Monday, August 07, 2006
The U.S. Atomic Legacy
I wrote about the Hiroshima Peace Museum last August, that displays the horrors of the atomic bomb, and sends a strong message of peace to all of mankind.
This year, I will tell you about the U.S. National Atomic Museum in New Mexico. Hmm... A more tacky, terrible and tragic museum would be difficult to find anywhere in the world: Display after display that brag about developing weapons of mass destruction.
Please have a look at the souvenirs too, because of course there is a gift shop with "fun stuff", t-shirts, Albert Einstein posters, a blueprint of the bomb that was dropped over Hiroshima (killing some 240,000 people) and stuff like the $8.95 Fat Man Shot Glass.
The mission of the National Atomic Museum is said to be to serve as America's resource for nuclear history and science. The Museum presents exhibits and quality educational programs that convey the diversity of individuals and events that shape the historical and technical context of the nuclear age. Oh really?
There are no displays about the devastating effect of nuclear weapons. No message to kids that war is a bad idea, no compassion for the radiation victims, or any sense that in a nuclear conflict, by definition innocent lives are lost. Nuclear proliferation - mentioned only in passing, and only dealing with the Soviet Union.
Should you still be in the mood, you can also visit the Atomic Testing Museum in Nevada. Their gift shop is not as great, but "the beautiful ties make great gift items. Ties depict actual icons of atomic themes." The museum is only minutes from the Las Vegas strip, located just East of Paradise Road.
However, if you visit the website of the National Association of Atomic Veterans, you get a completely different viewpoint:
Over a million U.S. Servicemen as well as civilian personnel took part in a variety of tests during the "Cold War" period when the Atomic Energy Commission working in conjunction with the Department of Defense had troops participate in and witness the detonations at the various Pacific and Nevada Test areas. Most detonations were larger than and emitted considerably more deadly radiation than the two weapons which were employed against Japan at the end of WWII. During the tests various government agencies and departments were interested in learning about the various effects of atomic and nuclear weapons, as well as how these weapons affected the immediate performance of military personnel and equipment. Troops, ships, and various types of equipment were placed from several hundred yards to several miles from the center of each detonation. On many occasions military personnel performed maneuvers in and around ground zeros without protective clothing or respiratory devices.
Since the end of these tests in 1963, there has been no government sponsored medical surveillance of test participants, nor any effort to locate these individuals to warn them of potential health risks. Those few individuals which have been located through NAAV's efforts have been found with unusually high incidents of various types of cancer and other associated diseases and health problems with their children.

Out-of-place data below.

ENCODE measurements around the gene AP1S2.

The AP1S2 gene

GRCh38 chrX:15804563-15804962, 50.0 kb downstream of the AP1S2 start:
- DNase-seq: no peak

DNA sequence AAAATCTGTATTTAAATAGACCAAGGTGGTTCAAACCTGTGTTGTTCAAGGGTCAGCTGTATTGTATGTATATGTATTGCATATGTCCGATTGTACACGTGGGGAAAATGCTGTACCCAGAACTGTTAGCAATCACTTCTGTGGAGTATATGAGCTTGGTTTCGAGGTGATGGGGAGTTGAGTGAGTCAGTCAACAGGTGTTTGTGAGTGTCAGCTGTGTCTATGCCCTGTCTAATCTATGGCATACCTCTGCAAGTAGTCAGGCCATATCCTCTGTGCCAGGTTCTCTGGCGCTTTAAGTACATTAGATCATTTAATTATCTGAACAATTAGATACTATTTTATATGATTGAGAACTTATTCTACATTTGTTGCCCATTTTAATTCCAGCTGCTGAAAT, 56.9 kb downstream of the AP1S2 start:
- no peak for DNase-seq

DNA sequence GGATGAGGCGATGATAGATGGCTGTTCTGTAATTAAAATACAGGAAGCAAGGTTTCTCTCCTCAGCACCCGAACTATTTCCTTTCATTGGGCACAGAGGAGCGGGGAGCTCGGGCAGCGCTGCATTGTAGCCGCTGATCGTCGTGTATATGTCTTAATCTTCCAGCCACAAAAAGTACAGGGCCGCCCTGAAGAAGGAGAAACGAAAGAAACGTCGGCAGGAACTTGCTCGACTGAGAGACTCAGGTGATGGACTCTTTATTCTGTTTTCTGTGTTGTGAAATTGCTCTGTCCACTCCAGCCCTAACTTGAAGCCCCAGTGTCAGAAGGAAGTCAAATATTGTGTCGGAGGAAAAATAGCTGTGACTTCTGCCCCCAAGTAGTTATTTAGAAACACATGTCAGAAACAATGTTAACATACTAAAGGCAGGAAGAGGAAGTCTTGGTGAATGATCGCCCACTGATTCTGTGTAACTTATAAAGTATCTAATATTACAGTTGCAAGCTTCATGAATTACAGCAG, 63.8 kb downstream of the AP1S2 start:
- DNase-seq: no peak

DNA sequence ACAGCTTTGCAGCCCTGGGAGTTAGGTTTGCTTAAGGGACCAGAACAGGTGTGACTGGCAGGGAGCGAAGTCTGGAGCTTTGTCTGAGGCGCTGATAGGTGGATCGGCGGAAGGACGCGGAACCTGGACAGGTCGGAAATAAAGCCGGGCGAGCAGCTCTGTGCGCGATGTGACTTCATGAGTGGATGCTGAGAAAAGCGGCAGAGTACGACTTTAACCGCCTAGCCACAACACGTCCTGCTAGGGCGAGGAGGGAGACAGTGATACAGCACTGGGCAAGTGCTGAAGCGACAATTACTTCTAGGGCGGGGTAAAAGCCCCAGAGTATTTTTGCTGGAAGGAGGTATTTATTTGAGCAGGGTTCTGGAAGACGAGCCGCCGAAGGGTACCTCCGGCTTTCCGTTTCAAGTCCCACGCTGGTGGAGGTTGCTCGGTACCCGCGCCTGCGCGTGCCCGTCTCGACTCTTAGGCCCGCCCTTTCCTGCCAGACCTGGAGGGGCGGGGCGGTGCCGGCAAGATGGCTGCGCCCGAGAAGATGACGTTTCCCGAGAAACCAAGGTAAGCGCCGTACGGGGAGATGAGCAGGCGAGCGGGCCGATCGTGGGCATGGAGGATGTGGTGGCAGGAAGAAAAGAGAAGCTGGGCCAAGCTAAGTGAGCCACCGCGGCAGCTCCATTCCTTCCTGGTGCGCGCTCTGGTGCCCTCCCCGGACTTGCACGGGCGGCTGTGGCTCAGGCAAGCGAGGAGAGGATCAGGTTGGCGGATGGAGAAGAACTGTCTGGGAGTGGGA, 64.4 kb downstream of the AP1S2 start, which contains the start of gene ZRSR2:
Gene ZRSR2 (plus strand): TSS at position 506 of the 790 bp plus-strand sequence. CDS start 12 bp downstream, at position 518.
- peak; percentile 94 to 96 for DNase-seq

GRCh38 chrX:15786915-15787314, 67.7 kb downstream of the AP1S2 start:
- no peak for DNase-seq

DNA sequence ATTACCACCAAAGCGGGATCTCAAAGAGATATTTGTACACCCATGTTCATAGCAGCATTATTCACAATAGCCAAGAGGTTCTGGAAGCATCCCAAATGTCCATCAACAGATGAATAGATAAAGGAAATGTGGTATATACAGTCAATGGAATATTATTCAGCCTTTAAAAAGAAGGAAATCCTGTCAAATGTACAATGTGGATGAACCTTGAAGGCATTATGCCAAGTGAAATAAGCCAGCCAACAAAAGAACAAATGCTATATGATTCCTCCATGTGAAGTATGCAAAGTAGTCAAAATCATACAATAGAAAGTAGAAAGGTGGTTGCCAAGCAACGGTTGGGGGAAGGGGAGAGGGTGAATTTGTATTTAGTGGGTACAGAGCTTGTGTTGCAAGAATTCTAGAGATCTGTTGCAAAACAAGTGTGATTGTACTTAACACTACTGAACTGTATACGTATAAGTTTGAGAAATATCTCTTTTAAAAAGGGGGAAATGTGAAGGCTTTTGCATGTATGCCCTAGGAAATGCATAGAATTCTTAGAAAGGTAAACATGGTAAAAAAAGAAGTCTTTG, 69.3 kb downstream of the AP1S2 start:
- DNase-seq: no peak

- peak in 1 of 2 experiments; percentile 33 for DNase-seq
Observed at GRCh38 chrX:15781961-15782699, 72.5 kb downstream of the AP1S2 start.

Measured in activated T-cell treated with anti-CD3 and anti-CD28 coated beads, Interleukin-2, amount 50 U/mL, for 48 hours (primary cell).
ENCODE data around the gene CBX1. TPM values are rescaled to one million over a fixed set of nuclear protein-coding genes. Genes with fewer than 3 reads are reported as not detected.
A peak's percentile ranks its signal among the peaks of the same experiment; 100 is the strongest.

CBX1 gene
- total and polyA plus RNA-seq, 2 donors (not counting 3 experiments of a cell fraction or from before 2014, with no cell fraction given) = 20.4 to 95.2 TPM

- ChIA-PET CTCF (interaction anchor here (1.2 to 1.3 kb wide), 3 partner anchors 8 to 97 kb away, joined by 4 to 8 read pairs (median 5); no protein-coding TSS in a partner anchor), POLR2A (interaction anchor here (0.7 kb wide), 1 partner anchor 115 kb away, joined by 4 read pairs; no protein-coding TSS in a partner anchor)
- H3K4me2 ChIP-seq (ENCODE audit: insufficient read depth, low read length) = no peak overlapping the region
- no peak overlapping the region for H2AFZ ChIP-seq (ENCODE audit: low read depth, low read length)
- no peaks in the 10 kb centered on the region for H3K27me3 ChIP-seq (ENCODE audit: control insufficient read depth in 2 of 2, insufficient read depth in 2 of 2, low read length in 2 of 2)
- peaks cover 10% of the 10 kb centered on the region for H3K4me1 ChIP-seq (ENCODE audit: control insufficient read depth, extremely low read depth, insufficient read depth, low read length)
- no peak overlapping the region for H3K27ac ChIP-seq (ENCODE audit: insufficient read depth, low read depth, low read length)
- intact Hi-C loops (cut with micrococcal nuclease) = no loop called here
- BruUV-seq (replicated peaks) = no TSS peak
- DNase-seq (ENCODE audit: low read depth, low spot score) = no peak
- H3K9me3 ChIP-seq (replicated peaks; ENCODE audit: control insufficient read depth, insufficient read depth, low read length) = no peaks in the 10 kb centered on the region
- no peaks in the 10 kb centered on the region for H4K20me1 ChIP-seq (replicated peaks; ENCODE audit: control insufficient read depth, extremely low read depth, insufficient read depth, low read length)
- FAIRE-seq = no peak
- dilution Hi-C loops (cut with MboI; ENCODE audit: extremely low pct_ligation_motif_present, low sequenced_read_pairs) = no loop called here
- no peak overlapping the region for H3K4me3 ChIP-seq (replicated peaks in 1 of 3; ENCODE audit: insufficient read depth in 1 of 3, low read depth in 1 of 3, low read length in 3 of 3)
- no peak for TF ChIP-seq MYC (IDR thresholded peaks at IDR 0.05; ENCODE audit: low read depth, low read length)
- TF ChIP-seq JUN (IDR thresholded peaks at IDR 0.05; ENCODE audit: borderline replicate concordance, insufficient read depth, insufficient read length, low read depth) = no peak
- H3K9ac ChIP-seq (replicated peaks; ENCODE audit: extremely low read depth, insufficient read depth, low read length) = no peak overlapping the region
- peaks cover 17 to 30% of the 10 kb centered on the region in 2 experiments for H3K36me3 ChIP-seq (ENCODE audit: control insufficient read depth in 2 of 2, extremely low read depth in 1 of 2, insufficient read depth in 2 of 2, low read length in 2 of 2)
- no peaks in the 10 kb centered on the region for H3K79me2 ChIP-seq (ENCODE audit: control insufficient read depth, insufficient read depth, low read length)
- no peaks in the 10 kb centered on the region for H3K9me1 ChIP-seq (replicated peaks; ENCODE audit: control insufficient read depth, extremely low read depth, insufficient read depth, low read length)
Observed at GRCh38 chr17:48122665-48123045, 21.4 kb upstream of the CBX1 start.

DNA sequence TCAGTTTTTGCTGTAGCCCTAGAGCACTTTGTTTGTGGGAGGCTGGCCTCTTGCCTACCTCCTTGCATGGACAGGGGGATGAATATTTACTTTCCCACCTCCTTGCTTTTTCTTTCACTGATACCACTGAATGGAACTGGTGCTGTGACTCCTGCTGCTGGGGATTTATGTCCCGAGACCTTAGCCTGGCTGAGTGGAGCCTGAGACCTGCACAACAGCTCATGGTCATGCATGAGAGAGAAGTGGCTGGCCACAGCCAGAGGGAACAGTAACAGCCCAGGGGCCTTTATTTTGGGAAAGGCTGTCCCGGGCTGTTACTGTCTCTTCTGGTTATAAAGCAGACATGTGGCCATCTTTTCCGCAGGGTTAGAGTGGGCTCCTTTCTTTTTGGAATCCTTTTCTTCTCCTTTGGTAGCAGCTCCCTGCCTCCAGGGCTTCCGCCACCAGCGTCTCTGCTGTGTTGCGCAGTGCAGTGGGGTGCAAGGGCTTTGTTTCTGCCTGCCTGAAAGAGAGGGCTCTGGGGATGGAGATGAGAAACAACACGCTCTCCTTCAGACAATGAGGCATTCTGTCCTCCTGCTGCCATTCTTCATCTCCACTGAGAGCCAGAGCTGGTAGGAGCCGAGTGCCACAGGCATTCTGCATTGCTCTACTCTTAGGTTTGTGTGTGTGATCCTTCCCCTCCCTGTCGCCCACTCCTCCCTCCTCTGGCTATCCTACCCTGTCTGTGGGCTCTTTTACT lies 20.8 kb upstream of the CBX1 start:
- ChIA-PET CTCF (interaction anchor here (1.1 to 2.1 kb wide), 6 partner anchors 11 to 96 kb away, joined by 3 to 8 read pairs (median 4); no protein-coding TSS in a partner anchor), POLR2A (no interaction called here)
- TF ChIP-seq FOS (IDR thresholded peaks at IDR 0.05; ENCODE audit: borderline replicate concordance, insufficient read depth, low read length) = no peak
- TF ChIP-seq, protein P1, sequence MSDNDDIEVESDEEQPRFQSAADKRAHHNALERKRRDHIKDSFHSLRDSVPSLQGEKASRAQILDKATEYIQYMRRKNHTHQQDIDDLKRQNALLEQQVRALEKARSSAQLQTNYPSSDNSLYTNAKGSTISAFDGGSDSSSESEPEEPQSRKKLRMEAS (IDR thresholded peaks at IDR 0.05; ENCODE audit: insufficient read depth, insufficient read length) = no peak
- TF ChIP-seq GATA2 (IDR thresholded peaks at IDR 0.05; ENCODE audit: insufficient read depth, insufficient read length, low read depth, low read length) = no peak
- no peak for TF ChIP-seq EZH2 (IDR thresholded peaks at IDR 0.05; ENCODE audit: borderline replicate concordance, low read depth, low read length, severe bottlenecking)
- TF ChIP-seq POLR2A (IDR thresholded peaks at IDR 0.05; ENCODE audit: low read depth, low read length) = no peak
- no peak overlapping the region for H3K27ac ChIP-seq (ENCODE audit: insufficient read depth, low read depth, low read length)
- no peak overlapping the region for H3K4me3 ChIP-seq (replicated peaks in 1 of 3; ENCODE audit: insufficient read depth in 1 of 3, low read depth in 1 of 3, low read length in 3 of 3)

Sadly, the NAAV notes that some 1,400 atomic veterans are not getting any compensation from the U.S. government for their health problems due to radiation exposure. "They are waiting for all of us to die", says Thomas Caffarello to the NAAV newsletter (pdf). That's just not right.
NAAV also conntects to Atomic Veterans in other countries such as Canada, Australia, and the UK, as well as many other links of interest.
Blogs I Like
- Ad B: Japan Navigator
- Adventures of a (Swedish) Salariman in Tokyo
- Amy: Blue Lotus
- Boing Boing: Wonderful Things
- Brendan: UNU OurWorld 2.0
- Hiroko & Rick: Itadakimasu
- Jared B: Tokyo Green Space
- Joan: Popcorn Homestead
- Jon: Toshogu or As I See Japan... From L.A.
- Justin B: The Rational Pessimist (Climate & Risk)
- Kat: Food Adventures in Japan
- Ken: KenElwood in semi-rural Japan
- Mari: Watashi to Tokyo
- MTC: Shisaku
- Otakimura: In The Pines
- P: Pacific Islander
- Peko Peko: Kyoto Foodie
- Richard H: Spike Japan
- Risa & Kirk: Savory Japan
- Robert: Pure Land Mountain
- Shizuoka Gourmet
- Ten Thousand Things
- Tom: Kitchen Garden in Japan
Links I Like
- News: About Sweden in English
- News: BBC
- News: Der Spiegel (Germany) in English
- News: Deutche Welle
- News: FT Asia (UK, EU)
- News: Kyoto Journal (Japan)
- News: NHK World Society & Others (Japan)
- News: People's Daily (China)
- News: Telegraph (UK)
- News: The Local (Sweden)
- News: Yomiuri Online (Japan)
- News: Yonhap (Korea)
- NGOs/News: Organic Consumers Association (US)
- NGOs: Amnesty
- NGOs: Consumers Union (US) Food
- NGOs: Consumers Union of Japan
- NGOs: Greenpeace
- NGOs: Greenz.jp
- NGOs: Japan for Sustainability
- NGOs: Japan Organic Agriculture Association
- NGOs: Japan Vegetarian Society
- Shops: Alishan Organic Center
- Shops: Eco to Waza (GreenJapan)
- Shops: Warabe Mura
- Stuff: Japan Probe